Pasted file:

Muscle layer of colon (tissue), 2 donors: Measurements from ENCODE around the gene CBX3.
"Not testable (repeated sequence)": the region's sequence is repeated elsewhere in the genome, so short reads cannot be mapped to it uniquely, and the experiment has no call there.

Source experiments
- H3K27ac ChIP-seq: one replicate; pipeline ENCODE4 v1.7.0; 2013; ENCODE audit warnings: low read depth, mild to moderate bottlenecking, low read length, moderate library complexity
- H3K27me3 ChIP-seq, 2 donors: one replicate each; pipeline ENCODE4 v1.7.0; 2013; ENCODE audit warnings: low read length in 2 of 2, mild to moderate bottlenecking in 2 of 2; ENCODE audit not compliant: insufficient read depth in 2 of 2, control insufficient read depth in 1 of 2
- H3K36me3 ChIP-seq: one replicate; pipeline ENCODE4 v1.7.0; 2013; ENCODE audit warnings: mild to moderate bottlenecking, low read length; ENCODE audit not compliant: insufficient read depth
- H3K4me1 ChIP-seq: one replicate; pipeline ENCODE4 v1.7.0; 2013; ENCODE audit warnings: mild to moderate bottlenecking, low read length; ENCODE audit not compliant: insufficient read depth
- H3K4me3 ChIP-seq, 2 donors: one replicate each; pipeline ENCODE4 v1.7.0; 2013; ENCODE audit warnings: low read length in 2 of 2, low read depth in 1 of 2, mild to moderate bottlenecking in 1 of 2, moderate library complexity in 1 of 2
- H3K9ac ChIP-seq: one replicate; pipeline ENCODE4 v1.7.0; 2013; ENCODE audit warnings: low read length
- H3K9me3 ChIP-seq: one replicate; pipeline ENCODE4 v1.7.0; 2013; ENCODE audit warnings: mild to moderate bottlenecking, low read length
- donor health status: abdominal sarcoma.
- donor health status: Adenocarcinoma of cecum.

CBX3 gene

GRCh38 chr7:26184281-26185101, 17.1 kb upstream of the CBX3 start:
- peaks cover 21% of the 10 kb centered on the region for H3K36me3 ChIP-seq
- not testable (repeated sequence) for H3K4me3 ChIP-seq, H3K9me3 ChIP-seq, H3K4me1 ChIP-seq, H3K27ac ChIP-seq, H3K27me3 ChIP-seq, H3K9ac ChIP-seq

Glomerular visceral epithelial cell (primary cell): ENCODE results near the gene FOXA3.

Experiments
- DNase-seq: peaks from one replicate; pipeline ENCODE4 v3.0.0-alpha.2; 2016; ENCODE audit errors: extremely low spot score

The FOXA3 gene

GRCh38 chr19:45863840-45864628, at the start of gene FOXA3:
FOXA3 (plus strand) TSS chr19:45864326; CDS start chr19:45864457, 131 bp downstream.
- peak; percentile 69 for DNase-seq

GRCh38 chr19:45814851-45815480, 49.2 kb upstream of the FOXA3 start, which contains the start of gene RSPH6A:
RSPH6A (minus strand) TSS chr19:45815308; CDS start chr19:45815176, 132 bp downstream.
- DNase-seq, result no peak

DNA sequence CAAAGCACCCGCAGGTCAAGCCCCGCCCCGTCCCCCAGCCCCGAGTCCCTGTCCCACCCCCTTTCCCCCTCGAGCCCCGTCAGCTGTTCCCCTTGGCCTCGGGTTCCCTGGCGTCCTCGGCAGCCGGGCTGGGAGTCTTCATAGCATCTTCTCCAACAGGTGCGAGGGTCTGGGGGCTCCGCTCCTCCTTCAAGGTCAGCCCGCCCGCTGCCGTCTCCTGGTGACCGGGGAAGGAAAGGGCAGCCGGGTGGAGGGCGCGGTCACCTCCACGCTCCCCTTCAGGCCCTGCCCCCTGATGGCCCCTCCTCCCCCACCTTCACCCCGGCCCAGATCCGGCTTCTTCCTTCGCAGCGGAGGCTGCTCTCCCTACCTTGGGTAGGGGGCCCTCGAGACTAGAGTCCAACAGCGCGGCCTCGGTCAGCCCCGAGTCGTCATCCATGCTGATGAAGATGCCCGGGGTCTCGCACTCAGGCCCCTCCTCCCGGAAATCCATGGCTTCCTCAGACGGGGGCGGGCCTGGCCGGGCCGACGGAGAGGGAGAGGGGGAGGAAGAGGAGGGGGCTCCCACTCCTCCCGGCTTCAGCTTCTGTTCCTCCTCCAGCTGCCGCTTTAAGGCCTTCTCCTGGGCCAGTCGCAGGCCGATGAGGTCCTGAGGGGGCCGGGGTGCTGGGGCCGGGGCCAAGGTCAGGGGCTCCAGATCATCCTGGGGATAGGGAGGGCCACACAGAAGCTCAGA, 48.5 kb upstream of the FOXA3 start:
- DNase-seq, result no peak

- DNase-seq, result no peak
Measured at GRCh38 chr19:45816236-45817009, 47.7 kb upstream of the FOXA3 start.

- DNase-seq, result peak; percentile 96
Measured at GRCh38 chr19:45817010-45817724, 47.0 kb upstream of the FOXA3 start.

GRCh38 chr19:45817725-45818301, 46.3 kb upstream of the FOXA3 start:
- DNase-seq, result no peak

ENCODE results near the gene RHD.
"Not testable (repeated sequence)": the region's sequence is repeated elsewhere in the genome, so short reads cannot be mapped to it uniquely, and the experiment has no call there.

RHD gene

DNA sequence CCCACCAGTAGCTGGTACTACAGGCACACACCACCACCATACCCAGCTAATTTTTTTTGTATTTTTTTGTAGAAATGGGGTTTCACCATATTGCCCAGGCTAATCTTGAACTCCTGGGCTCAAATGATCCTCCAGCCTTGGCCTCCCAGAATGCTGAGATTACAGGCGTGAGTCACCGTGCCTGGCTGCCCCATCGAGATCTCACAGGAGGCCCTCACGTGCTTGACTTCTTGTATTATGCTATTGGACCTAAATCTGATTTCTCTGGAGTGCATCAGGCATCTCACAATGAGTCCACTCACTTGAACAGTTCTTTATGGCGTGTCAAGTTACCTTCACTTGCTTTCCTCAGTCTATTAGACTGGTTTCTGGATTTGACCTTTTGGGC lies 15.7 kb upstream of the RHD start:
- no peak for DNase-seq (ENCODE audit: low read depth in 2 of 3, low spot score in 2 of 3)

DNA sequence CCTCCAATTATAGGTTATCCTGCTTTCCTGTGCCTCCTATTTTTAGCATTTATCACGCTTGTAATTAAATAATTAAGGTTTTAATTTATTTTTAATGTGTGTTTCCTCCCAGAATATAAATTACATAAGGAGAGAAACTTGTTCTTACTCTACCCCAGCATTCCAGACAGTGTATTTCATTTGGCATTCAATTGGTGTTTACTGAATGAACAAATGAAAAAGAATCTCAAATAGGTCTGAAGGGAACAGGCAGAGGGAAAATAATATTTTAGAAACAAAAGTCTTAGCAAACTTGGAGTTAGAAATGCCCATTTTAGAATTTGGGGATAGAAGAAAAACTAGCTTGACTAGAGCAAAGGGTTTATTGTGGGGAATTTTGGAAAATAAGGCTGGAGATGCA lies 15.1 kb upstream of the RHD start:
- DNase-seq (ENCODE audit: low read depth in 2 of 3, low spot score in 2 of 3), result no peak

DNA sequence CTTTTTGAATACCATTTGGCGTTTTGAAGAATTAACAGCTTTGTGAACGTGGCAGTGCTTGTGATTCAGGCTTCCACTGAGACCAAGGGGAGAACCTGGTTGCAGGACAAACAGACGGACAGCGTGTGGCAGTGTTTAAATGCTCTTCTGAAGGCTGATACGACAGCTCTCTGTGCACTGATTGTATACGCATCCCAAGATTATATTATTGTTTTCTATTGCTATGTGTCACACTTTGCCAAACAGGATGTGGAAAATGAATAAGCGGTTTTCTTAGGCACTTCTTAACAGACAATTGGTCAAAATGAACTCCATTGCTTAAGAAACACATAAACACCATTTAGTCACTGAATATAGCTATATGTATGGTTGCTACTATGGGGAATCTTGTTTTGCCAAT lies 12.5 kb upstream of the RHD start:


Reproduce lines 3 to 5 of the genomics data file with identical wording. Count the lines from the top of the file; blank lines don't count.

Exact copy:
Source experiments
- H3K27ac ChIP-seq: one replicate; pipeline ENCODE4 v1.7.0; 2013; ENCODE audit warnings: low read depth, mild to moderate bottlenecking, low read length, moderate library complexity
- H3K27me3 ChIP-seq, 2 donors: one replicate each; pipeline ENCODE4 v1.7.0; 2013; ENCODE audit warnings: low read length in 2 of 2, mild to moderate bottlenecking in 2 of 2; ENCODE audit not compliant: insufficient read depth in 2 of 2, control insufficient read depth in 1 of 2